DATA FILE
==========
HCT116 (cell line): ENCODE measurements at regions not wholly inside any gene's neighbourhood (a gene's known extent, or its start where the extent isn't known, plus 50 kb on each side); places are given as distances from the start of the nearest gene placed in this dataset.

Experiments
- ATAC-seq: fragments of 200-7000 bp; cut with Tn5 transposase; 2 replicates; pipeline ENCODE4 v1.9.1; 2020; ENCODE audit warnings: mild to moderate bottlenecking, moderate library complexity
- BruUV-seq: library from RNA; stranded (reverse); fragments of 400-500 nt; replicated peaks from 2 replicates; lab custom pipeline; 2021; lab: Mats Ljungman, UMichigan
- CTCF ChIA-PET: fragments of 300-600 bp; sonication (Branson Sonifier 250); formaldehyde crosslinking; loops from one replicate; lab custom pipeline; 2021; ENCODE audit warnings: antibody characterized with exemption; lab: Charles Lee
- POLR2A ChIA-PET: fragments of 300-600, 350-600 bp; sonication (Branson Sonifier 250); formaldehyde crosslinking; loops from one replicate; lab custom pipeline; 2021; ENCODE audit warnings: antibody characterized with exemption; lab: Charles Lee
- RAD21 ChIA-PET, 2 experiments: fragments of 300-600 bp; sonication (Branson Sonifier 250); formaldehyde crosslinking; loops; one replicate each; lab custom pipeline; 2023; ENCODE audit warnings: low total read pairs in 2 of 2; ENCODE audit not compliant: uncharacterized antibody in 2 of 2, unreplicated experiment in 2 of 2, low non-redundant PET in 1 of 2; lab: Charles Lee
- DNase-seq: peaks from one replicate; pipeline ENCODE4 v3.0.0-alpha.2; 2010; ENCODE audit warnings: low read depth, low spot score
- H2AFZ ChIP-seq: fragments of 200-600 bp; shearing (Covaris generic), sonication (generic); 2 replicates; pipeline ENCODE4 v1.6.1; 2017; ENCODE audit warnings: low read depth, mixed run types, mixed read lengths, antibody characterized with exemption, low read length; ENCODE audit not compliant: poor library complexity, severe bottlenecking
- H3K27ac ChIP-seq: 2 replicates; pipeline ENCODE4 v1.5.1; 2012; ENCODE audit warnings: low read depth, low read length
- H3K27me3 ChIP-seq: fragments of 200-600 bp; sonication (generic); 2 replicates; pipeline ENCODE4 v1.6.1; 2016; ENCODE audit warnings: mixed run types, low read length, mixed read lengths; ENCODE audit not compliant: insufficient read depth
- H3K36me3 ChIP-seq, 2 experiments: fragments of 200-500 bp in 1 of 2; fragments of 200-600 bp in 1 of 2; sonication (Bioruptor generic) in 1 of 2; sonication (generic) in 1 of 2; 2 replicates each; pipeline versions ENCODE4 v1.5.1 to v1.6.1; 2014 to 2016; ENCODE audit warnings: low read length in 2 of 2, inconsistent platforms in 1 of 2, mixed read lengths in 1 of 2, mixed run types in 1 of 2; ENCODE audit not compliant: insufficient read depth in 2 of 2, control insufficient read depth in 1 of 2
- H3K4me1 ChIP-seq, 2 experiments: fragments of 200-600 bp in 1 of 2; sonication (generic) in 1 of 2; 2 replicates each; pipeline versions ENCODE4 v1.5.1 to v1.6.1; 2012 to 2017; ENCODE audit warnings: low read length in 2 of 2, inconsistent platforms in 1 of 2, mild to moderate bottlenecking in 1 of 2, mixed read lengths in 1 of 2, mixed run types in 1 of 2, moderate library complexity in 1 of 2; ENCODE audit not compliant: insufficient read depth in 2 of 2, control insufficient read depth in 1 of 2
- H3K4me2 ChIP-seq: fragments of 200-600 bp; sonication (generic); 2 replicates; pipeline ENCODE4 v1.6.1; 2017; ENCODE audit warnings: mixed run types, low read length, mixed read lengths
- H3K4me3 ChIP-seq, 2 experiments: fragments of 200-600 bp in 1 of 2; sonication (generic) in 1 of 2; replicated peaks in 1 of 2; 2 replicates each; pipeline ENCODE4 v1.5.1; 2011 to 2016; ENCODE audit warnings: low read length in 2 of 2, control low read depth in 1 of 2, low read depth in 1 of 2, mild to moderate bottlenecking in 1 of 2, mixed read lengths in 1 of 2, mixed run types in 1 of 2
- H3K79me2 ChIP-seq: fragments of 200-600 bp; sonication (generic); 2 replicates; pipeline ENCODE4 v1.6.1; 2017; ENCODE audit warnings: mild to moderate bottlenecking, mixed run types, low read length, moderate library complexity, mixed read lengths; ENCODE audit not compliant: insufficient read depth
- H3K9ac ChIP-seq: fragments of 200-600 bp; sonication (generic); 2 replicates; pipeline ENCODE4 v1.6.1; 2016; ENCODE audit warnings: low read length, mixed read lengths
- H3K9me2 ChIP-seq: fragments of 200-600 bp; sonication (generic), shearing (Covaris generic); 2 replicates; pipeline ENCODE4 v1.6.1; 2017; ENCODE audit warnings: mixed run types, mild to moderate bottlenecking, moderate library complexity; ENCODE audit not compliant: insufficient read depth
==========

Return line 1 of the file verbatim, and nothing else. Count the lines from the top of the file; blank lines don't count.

HCT116 (cell line): ENCODE measurements at regions not wholly inside any gene's neighbourhood (a gene's known extent, or its start where the extent isn't known, plus 50 kb on each side); places are given as distances from the start of the nearest gene placed in this dataset.